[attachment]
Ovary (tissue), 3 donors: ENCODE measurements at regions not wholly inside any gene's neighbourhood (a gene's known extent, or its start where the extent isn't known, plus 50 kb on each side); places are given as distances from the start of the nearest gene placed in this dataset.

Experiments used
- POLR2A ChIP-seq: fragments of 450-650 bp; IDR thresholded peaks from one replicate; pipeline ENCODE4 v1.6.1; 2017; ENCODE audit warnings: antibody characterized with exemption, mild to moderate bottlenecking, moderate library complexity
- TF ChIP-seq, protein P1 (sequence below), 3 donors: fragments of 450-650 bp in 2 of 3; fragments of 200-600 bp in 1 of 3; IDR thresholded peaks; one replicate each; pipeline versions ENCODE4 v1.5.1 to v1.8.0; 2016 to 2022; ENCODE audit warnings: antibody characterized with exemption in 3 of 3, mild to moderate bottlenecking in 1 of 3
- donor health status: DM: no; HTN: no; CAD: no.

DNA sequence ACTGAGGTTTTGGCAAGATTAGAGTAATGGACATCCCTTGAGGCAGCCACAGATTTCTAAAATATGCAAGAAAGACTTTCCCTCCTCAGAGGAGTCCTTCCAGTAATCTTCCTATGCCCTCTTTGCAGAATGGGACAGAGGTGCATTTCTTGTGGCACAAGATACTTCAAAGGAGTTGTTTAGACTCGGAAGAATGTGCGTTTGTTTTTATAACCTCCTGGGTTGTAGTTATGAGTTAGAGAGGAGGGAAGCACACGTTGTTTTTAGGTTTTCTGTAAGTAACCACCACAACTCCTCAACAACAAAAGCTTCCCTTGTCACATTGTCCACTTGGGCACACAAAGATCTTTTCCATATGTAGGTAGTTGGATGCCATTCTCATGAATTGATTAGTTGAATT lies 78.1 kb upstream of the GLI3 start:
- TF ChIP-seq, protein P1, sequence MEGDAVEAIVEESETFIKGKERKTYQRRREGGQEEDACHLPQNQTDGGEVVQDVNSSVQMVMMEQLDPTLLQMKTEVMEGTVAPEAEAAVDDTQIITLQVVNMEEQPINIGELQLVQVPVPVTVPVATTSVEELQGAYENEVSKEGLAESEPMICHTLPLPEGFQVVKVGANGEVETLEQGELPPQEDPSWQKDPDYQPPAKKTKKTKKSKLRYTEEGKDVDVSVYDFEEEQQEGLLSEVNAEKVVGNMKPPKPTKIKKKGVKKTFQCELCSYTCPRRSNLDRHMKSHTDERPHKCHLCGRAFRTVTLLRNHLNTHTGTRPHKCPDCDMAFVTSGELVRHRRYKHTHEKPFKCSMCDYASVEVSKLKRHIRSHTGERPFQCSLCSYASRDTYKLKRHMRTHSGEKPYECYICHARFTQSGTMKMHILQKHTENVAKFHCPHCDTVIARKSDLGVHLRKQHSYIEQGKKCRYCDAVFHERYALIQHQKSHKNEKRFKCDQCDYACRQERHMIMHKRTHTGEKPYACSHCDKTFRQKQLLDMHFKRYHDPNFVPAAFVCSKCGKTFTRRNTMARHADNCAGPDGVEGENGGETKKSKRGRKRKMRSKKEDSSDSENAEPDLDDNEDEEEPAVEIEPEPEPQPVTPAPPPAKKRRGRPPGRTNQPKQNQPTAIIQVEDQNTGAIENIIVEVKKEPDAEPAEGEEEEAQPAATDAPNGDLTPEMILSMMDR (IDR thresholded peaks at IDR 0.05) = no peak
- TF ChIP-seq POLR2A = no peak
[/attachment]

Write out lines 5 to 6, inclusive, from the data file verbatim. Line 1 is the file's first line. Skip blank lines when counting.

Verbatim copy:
- donor health status: DM: no; HTN: no; CAD: no.

DNA sequence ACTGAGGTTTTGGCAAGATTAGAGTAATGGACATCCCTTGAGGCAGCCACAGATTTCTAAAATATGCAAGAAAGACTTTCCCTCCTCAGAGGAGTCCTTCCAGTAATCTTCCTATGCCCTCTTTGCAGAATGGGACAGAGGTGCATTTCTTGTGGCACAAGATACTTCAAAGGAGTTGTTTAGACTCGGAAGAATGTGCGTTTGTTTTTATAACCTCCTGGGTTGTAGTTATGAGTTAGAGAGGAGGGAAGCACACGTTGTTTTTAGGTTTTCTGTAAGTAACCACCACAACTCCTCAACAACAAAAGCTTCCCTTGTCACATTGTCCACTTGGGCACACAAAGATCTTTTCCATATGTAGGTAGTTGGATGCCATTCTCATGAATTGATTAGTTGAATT lies 78.1 kb upstream of the GLI3 start: